Also, as an extension of that, I'm being forced to buy software and hardware that does not act in my interest, e.g. HDCP.
Forced nothing. If you don't like it, then don't buy it. You're not entitled to have the exact sort of DRM-free products you want provided for you.
I view copyright laws the same way I view laws in general: it's probably better for them to exist than not exist, but it's not important for everyone to obey them all the time.
 
 21 shimaspawn, Wed, 11th May '11 11:06:09 AM from Here and Now Relationship Status: In your bunk
[up][up] No, but if you buy an e-book for your Kindle they can take it away from you later and they have. That sort of dickery is the reason that a lot of people are fed up with copyright laws.

edited 11th May '11 11:06:25 AM by shimaspawn

Reality is that, which when you stop believing in it, doesn't go away.

-Philip K. Dick
 22 Native Jovian, Wed, 11th May '11 11:07:34 AM from Orlando, Florida
Io vs Jupiter
[up]Didn't that cause a giant shitstorm too?

Anyway, those sorts of things can be remedied pretty easily by amending or adding to current laws. Copyright law doesn't need to completely rewritten from scratch to accommodate them.

edited 11th May '11 11:09:12 AM by NativeJovian

 23 Karkadinn, Wed, 11th May '11 11:10:53 AM from New Orleans, Louisiana
Karkadinn
Karmakin summed it up wonderfully well, imho. "Nobody pays for content/culture. We pay for the package that the content comes in...."

If you insist on selling your content in a product that is overly constraining, then people will naturally find ways to access the content in a different package. Packages are justified by their convenience. If your package is inconvenient, the answer is not to smack down everyone who wants your content in a convenient vehicle, but to find a way to repackage your content. I've spent more money on Steam games this year than I've spent on actual CD-ROM/DVD games in half a decade. In fact, the only time I've refrained from purchasing a game on Steam that I wanted was in the case of Bioshock 2, where there was excessive DRM that I didn't want on my computer.
Furthermore, I think Guantanamo must be destroyed.
 24 shimaspawn, Wed, 11th May '11 11:34:09 AM from Here and Now Relationship Status: In your bunk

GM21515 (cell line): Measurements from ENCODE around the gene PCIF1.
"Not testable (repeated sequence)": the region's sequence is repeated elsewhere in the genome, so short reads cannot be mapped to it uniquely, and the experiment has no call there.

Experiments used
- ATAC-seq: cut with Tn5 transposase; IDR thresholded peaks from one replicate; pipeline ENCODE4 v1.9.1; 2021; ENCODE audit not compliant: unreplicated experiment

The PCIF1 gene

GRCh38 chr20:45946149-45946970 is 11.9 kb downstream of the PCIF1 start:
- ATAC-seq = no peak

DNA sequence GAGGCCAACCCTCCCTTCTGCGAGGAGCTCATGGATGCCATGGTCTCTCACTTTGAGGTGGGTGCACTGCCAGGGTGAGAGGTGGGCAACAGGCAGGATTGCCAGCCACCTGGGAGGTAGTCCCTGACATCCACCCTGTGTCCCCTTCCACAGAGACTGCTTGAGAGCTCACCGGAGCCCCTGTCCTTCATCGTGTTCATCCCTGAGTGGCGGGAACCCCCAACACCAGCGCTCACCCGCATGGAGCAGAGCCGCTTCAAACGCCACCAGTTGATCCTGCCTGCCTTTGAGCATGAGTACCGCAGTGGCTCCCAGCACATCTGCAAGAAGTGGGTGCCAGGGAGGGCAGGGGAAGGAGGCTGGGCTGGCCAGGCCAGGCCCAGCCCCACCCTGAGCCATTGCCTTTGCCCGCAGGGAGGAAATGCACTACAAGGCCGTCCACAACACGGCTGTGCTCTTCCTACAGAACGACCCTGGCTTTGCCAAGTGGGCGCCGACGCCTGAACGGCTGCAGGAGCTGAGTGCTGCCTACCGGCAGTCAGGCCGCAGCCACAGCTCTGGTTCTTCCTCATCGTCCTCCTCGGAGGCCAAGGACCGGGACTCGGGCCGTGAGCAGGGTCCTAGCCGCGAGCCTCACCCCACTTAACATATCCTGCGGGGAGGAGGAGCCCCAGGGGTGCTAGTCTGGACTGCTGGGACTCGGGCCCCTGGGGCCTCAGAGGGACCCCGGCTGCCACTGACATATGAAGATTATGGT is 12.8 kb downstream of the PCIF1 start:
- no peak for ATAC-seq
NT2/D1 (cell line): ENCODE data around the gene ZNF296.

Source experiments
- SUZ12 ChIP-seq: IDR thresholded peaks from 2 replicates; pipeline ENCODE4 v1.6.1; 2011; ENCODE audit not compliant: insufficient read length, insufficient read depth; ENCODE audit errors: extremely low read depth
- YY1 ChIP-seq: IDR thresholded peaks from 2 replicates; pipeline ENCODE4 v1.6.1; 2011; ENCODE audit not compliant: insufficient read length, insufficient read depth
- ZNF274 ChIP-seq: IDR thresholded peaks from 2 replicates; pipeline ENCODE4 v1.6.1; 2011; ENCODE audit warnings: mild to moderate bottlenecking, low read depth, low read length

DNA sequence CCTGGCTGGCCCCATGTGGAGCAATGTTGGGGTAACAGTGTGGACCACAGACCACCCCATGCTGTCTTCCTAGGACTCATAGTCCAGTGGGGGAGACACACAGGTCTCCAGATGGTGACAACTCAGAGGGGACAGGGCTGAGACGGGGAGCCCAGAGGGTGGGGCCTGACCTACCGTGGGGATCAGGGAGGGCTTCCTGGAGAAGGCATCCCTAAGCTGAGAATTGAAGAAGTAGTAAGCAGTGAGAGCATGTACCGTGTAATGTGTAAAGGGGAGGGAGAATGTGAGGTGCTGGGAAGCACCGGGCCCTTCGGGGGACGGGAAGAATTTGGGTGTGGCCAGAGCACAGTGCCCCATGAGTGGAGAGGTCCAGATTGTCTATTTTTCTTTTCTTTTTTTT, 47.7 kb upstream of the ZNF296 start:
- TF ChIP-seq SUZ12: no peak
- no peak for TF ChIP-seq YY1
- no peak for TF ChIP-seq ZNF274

Steam is wonderful. And it gets around the fact that a lot of times it can be hard to track down physical copies of the PC games I want to play. Especially since I tend to be behind in trends because, well, I like to beat the games I have before buying new ones. Also, it means that I don't have to use the CD drive on my laptop which keeps it cooler.

edited 11th May '11 11:35:06 AM by shimaspawn

Reality is that, which when you stop believing in it, doesn't go away.

-Philip K. Dick
Pro-Freedom Fanatic
Well, eventually the older generation will die off, and the younger generation is extremely pro-piracy. Copyright is on it's last legs.

Not to mention, when bandwith allows and there's sufficient persecution of piracy that people actually bother to use darknets/encrypted communications, it will become IMPOSSIBLE to track.

At any rate, piracy will win. We'll win. wink

I favor all-out abolitionism, but unauthorized commercial redistribution of copyrighted content may be legitimately banned. Noncommercial redistribution is, essentially, private communications (online communications should be considered private and not monitored). Therefore, it should be left alone.

If people are going to be fined for piracy, the fine should not, under any circumstance, exceed twice the value of the product that's been downloaded without permission.

edited 11th May '11 11:43:35 AM by SavageHeathen

You exist because we allow it and you will end because we demand it.